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Singapore High Court has power to alter priorities between maritime claimants, July 2017

4 July 2017

In a recent landmark judgment, the Singapore High Court has ruled that it has the power to alter priorities between maritime claimants in “exceptional circumstances”.

In THE POSIDON (2017) SGHC 138, Piraeus Bank (Bank) commenced two mortgagee actions in Singapore, arising from the ship owner’s default under a loan agreement, and arrested two vessels, THE POSIDON and THE PEGASUS. These vessels were subsequently sold by judicial sale.

The Bank sought payment out of the balance sale proceeds for sums awarded in its favour pursuant to two in rem judgments. However, World Fuel Services Trading (World Fuel), who had supplied bunkers to the vessels on credit terms, intervened and argued that the usual order of priorities, in respect of the entitlement to the sale proceeds, should be altered to elevate their claim as necessary suppliers above the Bank’s claim as mortgagees.

The usual order of priority of maritime claims in Singapore is specified in the High Court (Admiralty Jurisdiction) Act (Cap 123, 2001 Rev Ed), which ranks mortgage claims above necessaries claims.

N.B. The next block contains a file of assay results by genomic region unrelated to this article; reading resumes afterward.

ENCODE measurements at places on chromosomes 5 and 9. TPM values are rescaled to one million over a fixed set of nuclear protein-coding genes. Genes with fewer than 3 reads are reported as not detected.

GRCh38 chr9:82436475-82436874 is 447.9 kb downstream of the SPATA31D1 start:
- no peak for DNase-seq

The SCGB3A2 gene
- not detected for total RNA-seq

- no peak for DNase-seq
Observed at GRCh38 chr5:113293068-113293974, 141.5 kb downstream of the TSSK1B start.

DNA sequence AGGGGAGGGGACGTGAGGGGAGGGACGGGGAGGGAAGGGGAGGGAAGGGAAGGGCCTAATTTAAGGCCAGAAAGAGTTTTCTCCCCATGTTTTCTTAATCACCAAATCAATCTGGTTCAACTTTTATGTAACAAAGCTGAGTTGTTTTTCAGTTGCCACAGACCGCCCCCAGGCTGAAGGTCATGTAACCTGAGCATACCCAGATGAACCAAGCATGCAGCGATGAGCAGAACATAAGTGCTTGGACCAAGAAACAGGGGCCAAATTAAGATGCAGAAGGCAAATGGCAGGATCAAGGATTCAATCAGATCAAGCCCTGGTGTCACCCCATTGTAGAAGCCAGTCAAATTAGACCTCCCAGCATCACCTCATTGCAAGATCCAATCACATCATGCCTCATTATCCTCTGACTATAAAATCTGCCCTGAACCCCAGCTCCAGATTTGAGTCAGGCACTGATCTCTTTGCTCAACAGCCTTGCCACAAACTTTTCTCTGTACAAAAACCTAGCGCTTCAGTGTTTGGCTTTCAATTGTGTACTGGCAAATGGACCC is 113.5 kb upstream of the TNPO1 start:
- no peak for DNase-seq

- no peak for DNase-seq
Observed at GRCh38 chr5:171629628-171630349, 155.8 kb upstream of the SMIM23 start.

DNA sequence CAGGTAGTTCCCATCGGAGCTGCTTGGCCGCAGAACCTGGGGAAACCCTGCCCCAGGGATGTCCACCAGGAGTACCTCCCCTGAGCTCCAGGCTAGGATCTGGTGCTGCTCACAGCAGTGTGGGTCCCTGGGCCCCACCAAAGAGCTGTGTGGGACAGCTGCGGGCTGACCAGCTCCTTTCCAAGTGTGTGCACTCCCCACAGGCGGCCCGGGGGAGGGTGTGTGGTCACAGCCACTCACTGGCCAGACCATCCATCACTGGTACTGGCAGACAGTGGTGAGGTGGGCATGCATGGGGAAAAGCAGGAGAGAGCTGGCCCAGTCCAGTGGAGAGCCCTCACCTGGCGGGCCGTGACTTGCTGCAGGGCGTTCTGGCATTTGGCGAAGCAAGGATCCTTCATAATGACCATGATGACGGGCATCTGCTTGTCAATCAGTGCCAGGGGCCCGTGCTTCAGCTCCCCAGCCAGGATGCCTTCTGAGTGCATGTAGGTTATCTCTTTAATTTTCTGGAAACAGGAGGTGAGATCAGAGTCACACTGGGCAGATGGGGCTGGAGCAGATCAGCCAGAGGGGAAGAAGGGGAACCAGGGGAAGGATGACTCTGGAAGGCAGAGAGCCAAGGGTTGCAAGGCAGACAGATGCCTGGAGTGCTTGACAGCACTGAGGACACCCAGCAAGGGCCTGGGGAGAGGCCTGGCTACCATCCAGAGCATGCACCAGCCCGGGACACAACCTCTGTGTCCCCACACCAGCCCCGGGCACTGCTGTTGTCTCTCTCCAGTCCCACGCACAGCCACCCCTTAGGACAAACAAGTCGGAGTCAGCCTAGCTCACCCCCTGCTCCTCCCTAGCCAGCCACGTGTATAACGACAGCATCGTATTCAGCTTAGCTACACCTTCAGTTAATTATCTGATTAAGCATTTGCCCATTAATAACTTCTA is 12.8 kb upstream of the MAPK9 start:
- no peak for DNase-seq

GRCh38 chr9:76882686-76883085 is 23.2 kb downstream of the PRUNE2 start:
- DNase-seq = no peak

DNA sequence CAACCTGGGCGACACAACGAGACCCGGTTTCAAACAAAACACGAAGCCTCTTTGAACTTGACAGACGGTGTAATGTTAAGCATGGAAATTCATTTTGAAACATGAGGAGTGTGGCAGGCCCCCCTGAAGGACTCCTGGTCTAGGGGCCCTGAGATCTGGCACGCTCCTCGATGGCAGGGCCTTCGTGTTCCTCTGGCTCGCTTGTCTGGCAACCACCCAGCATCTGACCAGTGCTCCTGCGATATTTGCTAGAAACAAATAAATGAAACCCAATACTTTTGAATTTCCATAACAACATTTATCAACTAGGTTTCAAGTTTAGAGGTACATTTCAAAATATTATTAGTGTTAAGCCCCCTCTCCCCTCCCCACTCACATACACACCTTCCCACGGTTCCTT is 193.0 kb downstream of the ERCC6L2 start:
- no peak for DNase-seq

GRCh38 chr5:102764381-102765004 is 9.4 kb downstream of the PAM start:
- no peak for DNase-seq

World Fuel argued that this priority should be altered because the Bank was in de facto control of the finances for the operational needs of the vessels at the material time, and had authorised and approved the bunker purchases. In the alternative, World Fuel agued that the Bank had “benefited” from the bunkers’ supplies as they ensured the physical safety of the bank’s security while they were operational, and enabled the vessels to trade and generate income for the Bank.

In a carefully reasoned judgment, Justice Belinda Ang, held that the Court has the power, where there are “exceptional” or “special” circumstances, to alter the order of priorities, but found that no such circumstances existed in this case.

The Court gave the following guidance on what would need to be shown to warrant a departure from the established order of priorities:

  • First, it must be shown that the mortgagee has knowledge of the mortgagors’ insolvency
  • Second, the mortgagee must be fully aware in advance of the nature and extent of the expenditure incurred by the competing claimant
  • Finally, such expenditure must bring about some benefit to the mortgagee

While the order of priorities will not be lightly altered, this is the first Singapore Court decision on this issue, and is a warning to mortgagees that their priority as maritime claimants is not set in stone.

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John Court
Global Director of Information Technology